Select the tree/object from the palette with the page up/down keys. When the desired tree / object appears in the window, just press the Ins (Insert) key to plant and the tree will immediately appear.

To remove, press the Del (Delete) key. If you want to remove an existing tree, move the pole close to the tree until the Tree Detected pop up window opens. Pressing the Del key will then remove it.

The only danger is that you might get carried away and plant too many trees for the real time rendering to work satisfactorily. So don’t go planting thousands of trees for the forests. You can check with the Frames per Second display open to see if you are still getting good rendering times.

To scale the objects, hold the ctrl key down and adjust with the page up/down keys. When releasing the ctrl key the objects scale will be set accordingly.

The new scale factors are individual for the particular object but global for all the same type objects in all courses.

The new planted objects and trees are, of course, specific for the particular hole you have planted them in.

Auto Tree Planting with Tree Maps (as of GGS version 4.21.6)

An alternative to manually planting trees and plants is to use the new AutoTree plant feature. For this to work you must first create a TreeMap bmp file that defines where on the course-hole trees and plants should be planted.

To do this open the appropriate course hole surfaceobjects.bmp and the courses\textures\surfacecolors.bmp file in PhotoShop. 

Duplicate the surfaceobjects image and name it TreeMap with the usually naming convention. (ie AuTreeMap2.bmp if this is the treemap for Augustin Hole 2).

Using the Photoshop select tools mark the select the area where trees should be planted and fill these areas with the AutoTrees color from the surfaceColors pallet file.

There's also a Plants color that you use for defining areas where plants should be auto planted. Use the same procedure as above to define these.

If you just want plants around a water bank then select the entire water,  increase the selection size by around 15 pixels and then activate a 10 pixel border for the selection. This should leave just the pond banking selected. Now fill with the auto plant color.

Note: You can have just plant areas if you have already planted trees manually.

When all areas have been defined reverse the selections and fill in the remaining ares with pure black and save the file.

To activate the auto trees load the course hole in GGS and activate the tree planting mode (ctrl/T).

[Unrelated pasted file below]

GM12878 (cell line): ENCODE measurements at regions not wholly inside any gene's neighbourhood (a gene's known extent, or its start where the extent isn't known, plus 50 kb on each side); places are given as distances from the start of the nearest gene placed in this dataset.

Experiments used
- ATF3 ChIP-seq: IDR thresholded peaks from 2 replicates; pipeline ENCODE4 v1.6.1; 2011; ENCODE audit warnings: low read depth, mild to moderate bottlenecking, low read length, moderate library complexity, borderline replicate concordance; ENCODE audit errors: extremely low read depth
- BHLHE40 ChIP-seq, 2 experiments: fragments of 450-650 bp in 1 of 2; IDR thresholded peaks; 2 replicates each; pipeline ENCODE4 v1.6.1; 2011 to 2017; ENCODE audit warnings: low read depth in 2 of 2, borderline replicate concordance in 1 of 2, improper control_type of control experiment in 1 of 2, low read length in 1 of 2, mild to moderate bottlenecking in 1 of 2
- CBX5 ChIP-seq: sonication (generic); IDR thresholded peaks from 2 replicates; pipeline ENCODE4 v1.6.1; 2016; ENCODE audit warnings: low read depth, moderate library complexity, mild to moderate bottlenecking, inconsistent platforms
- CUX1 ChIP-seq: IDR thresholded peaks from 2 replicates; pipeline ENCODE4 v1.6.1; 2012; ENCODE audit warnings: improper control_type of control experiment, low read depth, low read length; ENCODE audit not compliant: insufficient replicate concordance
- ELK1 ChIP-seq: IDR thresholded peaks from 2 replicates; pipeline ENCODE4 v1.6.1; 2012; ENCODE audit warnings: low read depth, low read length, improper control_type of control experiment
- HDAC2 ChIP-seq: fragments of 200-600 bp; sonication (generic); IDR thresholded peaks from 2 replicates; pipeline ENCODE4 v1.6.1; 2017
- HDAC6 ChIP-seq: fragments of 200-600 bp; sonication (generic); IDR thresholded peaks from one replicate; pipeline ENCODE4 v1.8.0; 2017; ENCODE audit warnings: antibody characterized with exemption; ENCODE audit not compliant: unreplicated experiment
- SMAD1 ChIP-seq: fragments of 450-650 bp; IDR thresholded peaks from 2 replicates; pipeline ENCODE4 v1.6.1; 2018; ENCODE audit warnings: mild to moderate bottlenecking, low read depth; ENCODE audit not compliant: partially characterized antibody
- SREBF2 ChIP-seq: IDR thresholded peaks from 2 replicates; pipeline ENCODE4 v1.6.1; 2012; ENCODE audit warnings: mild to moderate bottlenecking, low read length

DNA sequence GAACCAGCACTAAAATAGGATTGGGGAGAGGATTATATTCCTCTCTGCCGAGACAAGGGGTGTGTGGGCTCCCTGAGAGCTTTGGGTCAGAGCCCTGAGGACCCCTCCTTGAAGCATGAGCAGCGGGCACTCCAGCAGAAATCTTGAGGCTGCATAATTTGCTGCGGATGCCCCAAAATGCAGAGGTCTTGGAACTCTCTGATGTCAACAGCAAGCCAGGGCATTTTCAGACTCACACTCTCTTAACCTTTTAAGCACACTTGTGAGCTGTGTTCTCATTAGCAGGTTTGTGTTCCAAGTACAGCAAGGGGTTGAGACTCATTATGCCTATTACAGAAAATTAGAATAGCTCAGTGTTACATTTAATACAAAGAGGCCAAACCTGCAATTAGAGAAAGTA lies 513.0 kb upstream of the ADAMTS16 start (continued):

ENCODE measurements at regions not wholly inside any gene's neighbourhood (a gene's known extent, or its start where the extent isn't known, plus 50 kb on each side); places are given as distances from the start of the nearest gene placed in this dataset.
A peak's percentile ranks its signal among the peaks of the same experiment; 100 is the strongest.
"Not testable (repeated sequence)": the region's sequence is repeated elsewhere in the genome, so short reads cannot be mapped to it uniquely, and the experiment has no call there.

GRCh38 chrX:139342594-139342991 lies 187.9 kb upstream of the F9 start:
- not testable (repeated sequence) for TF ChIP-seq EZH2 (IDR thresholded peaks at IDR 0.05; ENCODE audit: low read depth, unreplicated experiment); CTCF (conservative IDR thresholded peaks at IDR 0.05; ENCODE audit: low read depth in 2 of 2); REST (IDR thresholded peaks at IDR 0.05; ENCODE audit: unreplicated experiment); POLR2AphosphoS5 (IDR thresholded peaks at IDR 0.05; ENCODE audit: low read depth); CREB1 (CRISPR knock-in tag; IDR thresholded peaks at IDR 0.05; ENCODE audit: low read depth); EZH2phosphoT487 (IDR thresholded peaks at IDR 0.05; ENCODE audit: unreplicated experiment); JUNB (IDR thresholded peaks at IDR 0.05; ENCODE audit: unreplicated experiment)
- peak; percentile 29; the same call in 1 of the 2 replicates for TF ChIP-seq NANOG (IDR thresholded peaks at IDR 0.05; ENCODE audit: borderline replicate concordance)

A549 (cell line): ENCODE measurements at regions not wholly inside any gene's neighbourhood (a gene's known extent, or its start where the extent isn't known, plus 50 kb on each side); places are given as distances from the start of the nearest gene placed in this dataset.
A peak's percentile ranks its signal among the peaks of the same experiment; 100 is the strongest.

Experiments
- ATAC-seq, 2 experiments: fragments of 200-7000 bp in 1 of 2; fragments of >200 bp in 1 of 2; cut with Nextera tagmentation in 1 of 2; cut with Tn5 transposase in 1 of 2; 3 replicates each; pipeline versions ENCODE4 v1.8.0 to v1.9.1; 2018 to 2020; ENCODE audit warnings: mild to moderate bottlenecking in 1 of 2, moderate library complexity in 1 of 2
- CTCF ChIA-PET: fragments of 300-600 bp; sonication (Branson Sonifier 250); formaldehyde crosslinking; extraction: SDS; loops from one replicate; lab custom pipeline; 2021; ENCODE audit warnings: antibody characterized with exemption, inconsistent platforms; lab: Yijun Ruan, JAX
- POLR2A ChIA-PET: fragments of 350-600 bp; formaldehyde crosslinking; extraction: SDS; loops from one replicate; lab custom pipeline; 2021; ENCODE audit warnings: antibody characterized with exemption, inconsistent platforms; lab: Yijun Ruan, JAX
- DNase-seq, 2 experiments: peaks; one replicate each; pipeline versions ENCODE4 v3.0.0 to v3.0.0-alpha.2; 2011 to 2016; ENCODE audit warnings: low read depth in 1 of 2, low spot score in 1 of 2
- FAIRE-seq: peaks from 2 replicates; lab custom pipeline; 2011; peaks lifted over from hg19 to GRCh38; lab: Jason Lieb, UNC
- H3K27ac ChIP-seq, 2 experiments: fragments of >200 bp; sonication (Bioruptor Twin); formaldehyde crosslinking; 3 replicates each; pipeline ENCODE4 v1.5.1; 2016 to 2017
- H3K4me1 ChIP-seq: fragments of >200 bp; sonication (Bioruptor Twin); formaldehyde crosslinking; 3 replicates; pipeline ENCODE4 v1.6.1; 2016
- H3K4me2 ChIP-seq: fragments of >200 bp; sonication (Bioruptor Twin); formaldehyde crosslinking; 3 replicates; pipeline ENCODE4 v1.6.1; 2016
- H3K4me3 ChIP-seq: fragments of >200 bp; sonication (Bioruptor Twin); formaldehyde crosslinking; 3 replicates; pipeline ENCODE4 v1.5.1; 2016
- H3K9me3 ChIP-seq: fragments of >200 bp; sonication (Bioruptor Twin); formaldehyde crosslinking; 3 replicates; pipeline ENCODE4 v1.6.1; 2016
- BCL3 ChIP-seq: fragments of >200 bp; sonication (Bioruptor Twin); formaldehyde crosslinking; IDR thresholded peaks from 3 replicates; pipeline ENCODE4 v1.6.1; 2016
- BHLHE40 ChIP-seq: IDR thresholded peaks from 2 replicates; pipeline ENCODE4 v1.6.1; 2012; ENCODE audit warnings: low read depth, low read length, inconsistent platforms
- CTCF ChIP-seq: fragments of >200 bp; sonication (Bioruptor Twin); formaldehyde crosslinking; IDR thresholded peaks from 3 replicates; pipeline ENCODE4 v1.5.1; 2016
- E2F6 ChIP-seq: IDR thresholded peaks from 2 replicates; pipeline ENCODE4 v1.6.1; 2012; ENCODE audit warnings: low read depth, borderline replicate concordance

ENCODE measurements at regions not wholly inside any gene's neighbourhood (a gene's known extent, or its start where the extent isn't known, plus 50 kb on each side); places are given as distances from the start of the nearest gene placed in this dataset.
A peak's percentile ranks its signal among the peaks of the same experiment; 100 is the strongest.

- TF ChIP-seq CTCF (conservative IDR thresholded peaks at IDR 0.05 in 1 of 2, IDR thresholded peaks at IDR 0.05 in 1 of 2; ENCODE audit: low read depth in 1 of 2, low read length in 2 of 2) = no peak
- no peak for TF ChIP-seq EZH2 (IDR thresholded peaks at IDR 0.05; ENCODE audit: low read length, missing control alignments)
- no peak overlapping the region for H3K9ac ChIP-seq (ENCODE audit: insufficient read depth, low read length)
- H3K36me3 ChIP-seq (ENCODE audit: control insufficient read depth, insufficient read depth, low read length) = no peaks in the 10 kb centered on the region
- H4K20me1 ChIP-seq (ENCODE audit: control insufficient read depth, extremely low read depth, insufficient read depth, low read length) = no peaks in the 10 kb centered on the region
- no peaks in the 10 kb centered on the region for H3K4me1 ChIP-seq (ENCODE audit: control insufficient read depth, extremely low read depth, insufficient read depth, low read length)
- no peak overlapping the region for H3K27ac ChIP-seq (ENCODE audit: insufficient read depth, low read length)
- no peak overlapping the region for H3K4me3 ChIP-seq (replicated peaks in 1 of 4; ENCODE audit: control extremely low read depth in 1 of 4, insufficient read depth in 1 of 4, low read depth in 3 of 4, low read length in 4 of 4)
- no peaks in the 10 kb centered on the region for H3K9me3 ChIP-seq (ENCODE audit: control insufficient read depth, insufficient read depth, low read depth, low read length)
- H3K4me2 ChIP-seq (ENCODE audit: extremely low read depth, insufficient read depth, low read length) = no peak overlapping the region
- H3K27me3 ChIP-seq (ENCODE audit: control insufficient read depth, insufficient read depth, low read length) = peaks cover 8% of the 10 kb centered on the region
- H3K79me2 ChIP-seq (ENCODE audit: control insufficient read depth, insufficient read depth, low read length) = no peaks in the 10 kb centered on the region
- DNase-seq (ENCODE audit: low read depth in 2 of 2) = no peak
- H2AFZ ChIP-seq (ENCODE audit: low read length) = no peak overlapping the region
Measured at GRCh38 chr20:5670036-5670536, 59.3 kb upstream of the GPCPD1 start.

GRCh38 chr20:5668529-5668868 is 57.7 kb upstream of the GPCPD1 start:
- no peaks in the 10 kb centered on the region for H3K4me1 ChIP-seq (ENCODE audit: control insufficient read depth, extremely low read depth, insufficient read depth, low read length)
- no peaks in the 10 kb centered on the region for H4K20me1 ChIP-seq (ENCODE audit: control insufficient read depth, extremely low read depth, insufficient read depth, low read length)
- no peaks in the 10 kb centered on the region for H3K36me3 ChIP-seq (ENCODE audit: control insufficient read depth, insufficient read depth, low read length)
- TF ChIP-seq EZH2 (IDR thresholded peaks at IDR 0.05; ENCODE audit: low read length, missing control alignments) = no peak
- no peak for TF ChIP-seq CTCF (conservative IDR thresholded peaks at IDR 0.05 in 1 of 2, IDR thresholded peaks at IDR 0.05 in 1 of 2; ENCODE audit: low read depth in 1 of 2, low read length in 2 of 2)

The AutoTree planting feature only uses trees and plants that are in the AutoTree member list and/or the AutoPlant member list.

By default all user objects are in the AutoTree member list. As you page through the objects (page/up/down) you will notice that user object trees are in the AutoTree member list. (Red Text).

To add/remove  user objects to the AutoTree member list just press the T key. 

To add/remove user objects to the AutoPlante member list just press the P key. 

To activate the AutoTrees and/or Auto plants, press the adjacent buttons in the Tree Planting window. You can switch ON/OFF individually for both trees and plants.

Note: Only User object trees and plants are used for the AutoTree planting  

User defined Collision Mesh definition

Course designers can interactively set collision meshes for user defined objects (trees, buildings etc). Press the F3 key when in tree planting mode to enter this mode.

Step 4: Create the Terrain Height map

The height map is an image file that contains the information required to generate the terrain – hills, dips, bunkers, ponds etc.- interpreted by the levels of gray. The RGB values of gray are from 0 to 255 (black to white) with 127 (medium gray) being normal ground level. Darker shades of gray (rgb values below 127) represent height levels below normal ground level and lighter shades of gray (rgb values above 127) represent height levels above normal ground level.

Terrain height maps for GGS can also be 16 bit color map files allowing 65,536 steps to be defined. You will need a 3D terrain modeling tool to create these though.

GGS requires the 16 bit height map files to be in TGA format whereby the green component of the 24 bit RGB color is used for the low order byte and red the high order byte.  

GGS height map naming convention for 16 bit height map files is as for gray scale maps except that the file type is tga instead bmp. e.g.  "AuHeight1.bmp" is for the gray scale map the Augustin course hole 1 and  "AuHeight1.tga" is the 16 bit version.

GGS automatically detects if a 16 bit tga height map exists for a particular course hole and will load this instead of 8 bit gray scale map.

As for 8 bit gray scale maps there can be up to 3 height maps for every golf course hole in the GGS system – fine, medium and coarse. For normal hole layouts the fine height map is sufficient to define bunkers, hills and dips. For more dramatic terrain the medium and coarse height maps will be required. 

The following steps are required to produce the GGS height maps:

For the fine height map:

Create a new 24 bit bmp image w1024*h2048 (or
2560) file and using the same naming convention as above but replacing “SurfaceObjects” with “Height” e.g. “StHeight3.bmp” and save the file.

Optional For the medium gray scale height map:

Create a new 24 bit bmp image w1024*h2048 (or
2560)  file and using the same naming convention as above but adding “Base” at the end of “Height” e.g. “StHeightBase3.bmp” and save the file.

Fill the entire area with gray (rgb = 127, 127, 127) to represent the normal height level.

Optional For the coarse gray scale height map:

Create a new 24 bit bmp image w1024*h2048 (or
2560)  file and using the same naming convention as above but adding “BaseBig” at the end of “Height” e.g. “StHeightBaseBig3.bmp” and save the file.

For course orientation you will need to see the surface map

In Photoshop you can add layers to an image allowing you superimpose one image on to another with some degree of translucency. To do this open the height map and the surfaceObjects map files.

Select the entire surfaceObject map and copy paste on to the height map. Go to the layers tab, select the layer 1 and set the opacity to around 50%.

You will now see the surfaces through the height map.

Creating hills and dips in Photoshop Elements 

  1. Set the foreground to a shade lighter shade of gray to represent the maximum height of a hill and the background to a shade darker to represent the maximum depth of a dip.